Internal structure of our planet Earth
The structure of the Earth is revealed in part by seismology, and more precisely by the study of the propagation of waves generated by large earthquakes. These elastic waves propagate inside the Earth in two modes. The first involves compression vibrations in the direction of wave propagation; it corresponds to P waves. The second involves shear vibrations perpendicular to the direction of propagation of these waves; it corresponds to S waves. P waves propagate in the Earth at the highest propagation rate. They are therefore the First to be observed after an earthquake, hence their name P. Shear waves propagating more slowly arrive in Second, hence their name S waves.
The analysis of the arrival times of these waves at various points on the Earth’s surface after earthquakes of magnitude greater than 7 (dynamic failure dimensions greater than 30 km) revealed four successive layers, moving from the Earth’s surface towards its centre.
The outermost layer is called the earth’s crust. Its thickness varies from 4 to 5 km under the oceans to about 50 km under the continents. It is limited by the discontinuity of Mohorovicicic (more commonly known as Moho). Below the Moho, waves propagate much more quickly due to a variation in mass density due to the chemical composition of the materials encountered. This material has a relatively homogeneous chemical composition and is called the mantle.
Due to the pressure and temperature increases that occur as we approach the centre of the Earth, the mantle exhibits two types of mechanical behaviour. Its outermost part exhibits solid-type behaviour while its innermost part exhibits fluid-type mechanical behaviour (or more precisely incompressible highly viscous liquid that does not withstand shearing over the very long term). The earth’s crust and the solid part of the mantle form what is called the lithosphere, while the deep part of the mantle, which behaves like a fluid, is called the asthenosphere. Below the asthenosphere, at a depth of about 2900 km, there is a further increase in the speed of the P waves and the disappearance of the S waves. The seismic waves then penetrate into the nucleus with liquid-like behaviour (very low viscosity incompressible liquid that does not transmit the shear waves). At a depth of 5150 km, the materials encountered become solid again. They constitute the seed to the centre of the earth at a depth of 6371 km.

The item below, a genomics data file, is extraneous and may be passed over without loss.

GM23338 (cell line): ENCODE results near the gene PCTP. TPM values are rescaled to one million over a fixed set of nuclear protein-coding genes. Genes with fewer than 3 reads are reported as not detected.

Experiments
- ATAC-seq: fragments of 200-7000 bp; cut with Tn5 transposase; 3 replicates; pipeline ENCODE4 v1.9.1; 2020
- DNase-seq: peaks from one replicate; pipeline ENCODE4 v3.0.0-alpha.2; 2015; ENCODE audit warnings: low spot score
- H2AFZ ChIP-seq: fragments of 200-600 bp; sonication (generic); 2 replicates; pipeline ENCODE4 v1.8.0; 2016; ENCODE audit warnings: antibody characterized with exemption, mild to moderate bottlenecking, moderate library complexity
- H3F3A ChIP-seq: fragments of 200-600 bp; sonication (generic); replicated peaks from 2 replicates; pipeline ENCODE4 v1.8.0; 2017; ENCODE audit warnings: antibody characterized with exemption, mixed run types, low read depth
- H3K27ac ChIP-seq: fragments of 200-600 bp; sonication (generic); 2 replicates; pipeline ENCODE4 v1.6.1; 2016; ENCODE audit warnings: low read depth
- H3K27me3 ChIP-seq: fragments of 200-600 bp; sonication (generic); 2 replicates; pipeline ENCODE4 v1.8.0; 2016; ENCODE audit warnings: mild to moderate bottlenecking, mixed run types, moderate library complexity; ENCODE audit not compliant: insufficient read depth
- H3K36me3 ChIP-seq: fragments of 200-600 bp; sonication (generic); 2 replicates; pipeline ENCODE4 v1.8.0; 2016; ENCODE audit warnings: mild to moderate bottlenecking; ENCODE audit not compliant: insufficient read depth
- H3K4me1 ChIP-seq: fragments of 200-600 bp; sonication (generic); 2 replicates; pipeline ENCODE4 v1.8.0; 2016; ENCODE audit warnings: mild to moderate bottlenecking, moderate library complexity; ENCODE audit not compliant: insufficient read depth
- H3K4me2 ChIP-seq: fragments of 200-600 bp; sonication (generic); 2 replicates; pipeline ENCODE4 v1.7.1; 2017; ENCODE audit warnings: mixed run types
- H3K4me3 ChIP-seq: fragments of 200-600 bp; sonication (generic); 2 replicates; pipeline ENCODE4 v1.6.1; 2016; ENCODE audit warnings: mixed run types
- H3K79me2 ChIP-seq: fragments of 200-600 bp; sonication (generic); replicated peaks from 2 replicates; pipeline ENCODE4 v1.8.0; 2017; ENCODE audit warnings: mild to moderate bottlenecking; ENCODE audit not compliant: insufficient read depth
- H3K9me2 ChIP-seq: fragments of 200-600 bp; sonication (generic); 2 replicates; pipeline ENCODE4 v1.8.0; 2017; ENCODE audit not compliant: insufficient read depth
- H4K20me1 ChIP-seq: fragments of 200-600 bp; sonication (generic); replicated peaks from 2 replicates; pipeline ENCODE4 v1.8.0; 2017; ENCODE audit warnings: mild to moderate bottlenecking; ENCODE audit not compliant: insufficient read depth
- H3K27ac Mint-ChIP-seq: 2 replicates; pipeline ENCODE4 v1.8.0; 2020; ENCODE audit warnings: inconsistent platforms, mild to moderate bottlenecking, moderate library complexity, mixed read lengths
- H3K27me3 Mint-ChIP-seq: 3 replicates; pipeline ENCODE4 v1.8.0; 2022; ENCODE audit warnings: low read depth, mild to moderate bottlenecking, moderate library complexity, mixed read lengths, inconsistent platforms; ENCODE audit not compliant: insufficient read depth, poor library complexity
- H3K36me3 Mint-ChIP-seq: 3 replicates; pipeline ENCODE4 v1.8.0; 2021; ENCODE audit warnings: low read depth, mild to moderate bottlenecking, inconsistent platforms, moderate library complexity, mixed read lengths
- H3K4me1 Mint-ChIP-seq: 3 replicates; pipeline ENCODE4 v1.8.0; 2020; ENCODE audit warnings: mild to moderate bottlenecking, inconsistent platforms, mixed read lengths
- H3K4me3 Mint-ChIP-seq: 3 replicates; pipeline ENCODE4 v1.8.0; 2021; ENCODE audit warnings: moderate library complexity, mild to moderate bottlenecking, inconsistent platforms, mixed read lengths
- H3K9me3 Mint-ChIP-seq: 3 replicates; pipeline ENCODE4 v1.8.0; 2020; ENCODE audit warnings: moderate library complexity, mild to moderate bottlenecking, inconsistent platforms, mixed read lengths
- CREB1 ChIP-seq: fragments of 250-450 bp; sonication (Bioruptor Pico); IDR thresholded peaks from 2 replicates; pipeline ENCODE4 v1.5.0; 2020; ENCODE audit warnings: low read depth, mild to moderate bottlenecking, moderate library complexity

The temperature at the asthenosphere – nucleus boundary has been estimated at 2230°C , while the temperature at the centre of the earth exceeds 5000°C. Due to their fluid behaviour, both the outer nucleus and the asthenosphere are the site of significant convection movements that profoundly influence the mechanics of the overlying lithosphere. They are an important element influencing tectonic movements affecting the earth’s crust, and therefore also regional seismic and volcanic activity.
References and notes
Cover image. Internal structure of the globe. [Source: Drawing by Doc Carbur 2005]
 Stacey F.D., 1977. A thermal model of the Earth, Phys. Ear. Plan. Int., vol. 215, pp 341-348.